An evaluation of the use of social media in the enhancement of stakeholder engagement in a public institution.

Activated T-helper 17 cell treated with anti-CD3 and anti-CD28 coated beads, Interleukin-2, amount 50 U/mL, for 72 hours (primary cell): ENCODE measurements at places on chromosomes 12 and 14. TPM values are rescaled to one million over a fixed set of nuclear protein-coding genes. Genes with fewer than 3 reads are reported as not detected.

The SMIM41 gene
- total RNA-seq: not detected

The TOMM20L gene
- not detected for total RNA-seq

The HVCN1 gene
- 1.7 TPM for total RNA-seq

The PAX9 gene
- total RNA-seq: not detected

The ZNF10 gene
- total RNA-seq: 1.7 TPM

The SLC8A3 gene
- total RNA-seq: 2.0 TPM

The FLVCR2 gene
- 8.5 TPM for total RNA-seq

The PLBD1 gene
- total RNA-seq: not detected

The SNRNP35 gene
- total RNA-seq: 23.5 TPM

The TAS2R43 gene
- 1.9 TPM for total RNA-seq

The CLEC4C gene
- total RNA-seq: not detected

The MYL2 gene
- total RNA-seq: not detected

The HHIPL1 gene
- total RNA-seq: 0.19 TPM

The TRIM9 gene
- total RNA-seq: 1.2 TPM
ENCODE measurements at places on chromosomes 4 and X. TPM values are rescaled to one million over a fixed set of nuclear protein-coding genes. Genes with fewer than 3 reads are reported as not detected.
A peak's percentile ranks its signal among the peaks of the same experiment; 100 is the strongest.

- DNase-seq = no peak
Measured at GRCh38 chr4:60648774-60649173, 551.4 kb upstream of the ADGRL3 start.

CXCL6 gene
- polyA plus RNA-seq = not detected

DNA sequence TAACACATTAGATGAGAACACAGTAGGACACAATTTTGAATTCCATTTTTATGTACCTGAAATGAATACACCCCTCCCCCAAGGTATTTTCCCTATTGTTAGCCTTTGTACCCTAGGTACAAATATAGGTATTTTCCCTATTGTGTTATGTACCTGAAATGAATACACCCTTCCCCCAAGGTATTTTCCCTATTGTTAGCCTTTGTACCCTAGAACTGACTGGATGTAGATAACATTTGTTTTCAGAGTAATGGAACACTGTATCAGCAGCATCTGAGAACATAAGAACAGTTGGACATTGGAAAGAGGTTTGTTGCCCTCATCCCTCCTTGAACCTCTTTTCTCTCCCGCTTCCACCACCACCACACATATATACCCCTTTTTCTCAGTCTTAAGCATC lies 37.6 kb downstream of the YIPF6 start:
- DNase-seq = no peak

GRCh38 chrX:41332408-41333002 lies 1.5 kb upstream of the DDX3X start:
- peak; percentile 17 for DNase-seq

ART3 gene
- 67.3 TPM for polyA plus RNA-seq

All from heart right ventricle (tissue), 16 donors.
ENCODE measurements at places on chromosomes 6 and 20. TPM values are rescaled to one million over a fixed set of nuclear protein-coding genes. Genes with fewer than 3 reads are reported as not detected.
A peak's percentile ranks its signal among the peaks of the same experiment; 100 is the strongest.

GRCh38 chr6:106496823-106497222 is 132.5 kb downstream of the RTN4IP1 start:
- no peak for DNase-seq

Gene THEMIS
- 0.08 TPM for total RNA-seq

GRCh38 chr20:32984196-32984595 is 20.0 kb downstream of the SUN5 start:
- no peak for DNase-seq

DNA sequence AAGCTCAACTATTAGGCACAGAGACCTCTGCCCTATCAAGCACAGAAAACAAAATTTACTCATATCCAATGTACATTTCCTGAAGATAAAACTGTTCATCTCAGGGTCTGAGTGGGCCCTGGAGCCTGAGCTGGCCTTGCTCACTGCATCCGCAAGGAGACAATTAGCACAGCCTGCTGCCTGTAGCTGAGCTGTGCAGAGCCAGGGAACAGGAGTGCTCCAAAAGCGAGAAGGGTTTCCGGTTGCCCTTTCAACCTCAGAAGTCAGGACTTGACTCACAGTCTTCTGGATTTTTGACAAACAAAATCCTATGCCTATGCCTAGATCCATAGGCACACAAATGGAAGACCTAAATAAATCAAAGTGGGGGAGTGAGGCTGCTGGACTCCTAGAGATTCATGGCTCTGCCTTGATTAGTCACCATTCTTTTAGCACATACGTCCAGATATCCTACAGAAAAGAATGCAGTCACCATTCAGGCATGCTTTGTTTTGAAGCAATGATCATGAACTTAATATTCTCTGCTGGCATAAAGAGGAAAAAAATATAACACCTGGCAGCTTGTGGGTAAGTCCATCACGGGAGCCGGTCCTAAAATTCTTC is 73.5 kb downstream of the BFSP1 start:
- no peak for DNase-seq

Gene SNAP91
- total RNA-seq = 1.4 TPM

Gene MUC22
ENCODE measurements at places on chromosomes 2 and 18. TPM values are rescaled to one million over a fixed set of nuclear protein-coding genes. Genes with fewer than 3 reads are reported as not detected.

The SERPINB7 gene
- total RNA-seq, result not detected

This study investigates the use of social media for public engagement purposes by South Africa’s parliament. While the use of social media by corporations and individuals for business and activism purposes has received an extensive scholarship, there remains a gap when it comes to an understanding of its uses by arms of the state in promoting public engagement. Therefore, this study becomes one of the seminal works on how South Africa’s state components are appropriating social media for public engagement purposes. This qualitative study used a Twitter sample of six months between November 2018 and April 2019 to understand this developing trend. Critically, this qualitative study sought to understand three things: the uses, effect, and nature of public engagement mediated via South Africa’s parliament Twitter handle. The researcher sought to test the effect, if at all, of integrating social media by the parliament in its public engagement exercise. The preferred design for this study was netnography as it allowed the researcher to harvest social media data with no ethical dilemmas. Social media handles of public officials and governments are considered public property; hence the researcher was within the acceptable norms by harvesting data for this study. Public relations’ stakeholder models were employed as preferred theoretical lenses. The study found that there existed some inconsistency with regards to messaging when it comes to the use of social media. This inconsistency was further bolstered by the fact that the parliament, though using interactive technology, still operated in a top-down monologue approach as there was no engagement in the real sense. The parliament Twitter handle acts in the same way traditional television or newspaper operated by passing information without necessarily engaging with the audience.